“He’s not used to this. And let me tell you something, this guy is a winner,” Tallon said. “When we talked to him in the summer, that’s the first thing that jumped out. He wants to win and he battles. He’s a difference maker and he gives our guys some confidence out there. He’s a champion. He’s what we need.”
Really, the 39-year-old showed that competitive edge in his return from a lower-body injury against his former team the Boston Bruins on Thursday, even though he lost. Thomas stopped 37 out of 40 shots but the Panthers fell short 3-2.
It shouldn’t be too shocking to hear that he’s getting his legs under him when you consider the fact that he’s stopped 67 of 71 shots in the last two contests.
“I’m feeling more comfortable there, feeling progressively better,” Thomas said.
The Panthers might just get progressively better with him.
“Nope,” Dubinsky said. “You know, I’ve played the same way my whole career and I’m not going to change. The next time I have an opportunity to play (Crosby), I’m going to play him hard.”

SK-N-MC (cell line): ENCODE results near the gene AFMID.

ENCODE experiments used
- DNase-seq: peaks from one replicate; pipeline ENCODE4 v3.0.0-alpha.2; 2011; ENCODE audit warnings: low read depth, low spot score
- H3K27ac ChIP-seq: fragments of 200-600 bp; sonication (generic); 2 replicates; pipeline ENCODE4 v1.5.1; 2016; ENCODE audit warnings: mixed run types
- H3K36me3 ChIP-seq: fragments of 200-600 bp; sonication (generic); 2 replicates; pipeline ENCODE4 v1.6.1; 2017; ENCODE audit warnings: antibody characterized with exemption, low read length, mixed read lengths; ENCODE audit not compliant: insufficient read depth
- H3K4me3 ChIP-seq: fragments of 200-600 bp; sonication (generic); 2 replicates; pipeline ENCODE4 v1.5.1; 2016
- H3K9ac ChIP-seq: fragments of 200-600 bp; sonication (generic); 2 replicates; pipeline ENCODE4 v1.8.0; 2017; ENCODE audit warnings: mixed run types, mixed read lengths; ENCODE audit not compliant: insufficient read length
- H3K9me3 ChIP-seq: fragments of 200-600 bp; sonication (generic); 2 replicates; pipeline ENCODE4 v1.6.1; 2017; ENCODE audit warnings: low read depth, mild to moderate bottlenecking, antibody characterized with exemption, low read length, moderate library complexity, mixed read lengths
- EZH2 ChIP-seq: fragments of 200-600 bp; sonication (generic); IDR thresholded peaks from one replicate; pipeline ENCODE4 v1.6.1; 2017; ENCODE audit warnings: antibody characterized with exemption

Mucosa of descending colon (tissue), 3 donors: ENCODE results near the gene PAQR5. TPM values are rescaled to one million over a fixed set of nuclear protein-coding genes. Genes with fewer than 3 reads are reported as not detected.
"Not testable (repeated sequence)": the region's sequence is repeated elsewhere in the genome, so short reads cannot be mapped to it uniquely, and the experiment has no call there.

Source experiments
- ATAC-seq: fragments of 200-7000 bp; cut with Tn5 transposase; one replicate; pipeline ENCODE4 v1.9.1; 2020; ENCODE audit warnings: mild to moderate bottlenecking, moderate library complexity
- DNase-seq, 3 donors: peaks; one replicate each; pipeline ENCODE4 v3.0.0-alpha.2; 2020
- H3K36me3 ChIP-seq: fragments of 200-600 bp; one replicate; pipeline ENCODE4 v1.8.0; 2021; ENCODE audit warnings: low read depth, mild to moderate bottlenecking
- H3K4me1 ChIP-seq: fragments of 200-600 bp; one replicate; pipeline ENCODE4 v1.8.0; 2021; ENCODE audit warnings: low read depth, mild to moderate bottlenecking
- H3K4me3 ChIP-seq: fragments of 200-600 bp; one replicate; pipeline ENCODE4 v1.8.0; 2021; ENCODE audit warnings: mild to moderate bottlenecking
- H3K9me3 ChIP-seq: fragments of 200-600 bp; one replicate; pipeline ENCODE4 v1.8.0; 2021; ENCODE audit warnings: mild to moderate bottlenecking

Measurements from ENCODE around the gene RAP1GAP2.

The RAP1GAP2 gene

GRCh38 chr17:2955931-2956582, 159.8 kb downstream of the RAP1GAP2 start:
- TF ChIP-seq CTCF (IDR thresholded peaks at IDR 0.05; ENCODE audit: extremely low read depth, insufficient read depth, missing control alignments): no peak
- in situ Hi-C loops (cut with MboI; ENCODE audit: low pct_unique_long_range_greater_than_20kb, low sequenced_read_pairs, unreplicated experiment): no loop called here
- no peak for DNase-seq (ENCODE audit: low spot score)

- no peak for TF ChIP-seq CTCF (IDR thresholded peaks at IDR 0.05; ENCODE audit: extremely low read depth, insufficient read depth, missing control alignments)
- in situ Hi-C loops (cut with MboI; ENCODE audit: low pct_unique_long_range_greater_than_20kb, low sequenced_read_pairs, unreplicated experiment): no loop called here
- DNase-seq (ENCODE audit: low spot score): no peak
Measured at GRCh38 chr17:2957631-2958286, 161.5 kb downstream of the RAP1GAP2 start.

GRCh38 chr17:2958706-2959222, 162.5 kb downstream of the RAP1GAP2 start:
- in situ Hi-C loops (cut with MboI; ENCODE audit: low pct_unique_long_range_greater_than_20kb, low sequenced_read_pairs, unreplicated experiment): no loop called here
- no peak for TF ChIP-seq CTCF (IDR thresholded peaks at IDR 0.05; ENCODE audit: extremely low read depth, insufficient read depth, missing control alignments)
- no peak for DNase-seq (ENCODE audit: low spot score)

In case you’re wondering, that next opportunity comes on Dec. 21 in Pittsburgh, assuming that both players are healthy and not suspended.
One can understand Dubinsky’s perspective, although such honesty would be that much more interesting if there’s another incident with Crosby. His initial reaction to the hit was interestingly candid, admitting that his “stick rode up” on his adversary.
Would that stance – which, from a harsher view, might seem flippant to Dubinsky’s critics – open the door for a bigger future bit of a discipline?
Maybe, maybe not … but at least his comments aren’t as inflammatory as what John Tortorella said (at least on the record).
Bad news for Boedker: Coyotes won’t face Sens again in 2015-16